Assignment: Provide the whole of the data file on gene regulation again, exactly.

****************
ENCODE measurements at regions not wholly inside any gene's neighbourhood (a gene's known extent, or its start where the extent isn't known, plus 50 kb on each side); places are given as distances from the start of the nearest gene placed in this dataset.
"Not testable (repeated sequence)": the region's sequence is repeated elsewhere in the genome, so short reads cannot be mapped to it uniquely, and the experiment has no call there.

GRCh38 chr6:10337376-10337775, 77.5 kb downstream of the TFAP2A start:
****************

ENCODE measurements at regions not wholly inside any gene's neighbourhood (a gene's known extent, or its start where the extent isn't known, plus 50 kb on each side); places are given as distances from the start of the nearest gene placed in this dataset.
"Not testable (repeated sequence)": the region's sequence is repeated elsewhere in the genome, so short reads cannot be mapped to it uniquely, and the experiment has no call there.

GRCh38 chr6:10337376-10337775, 77.5 kb downstream of the TFAP2A start: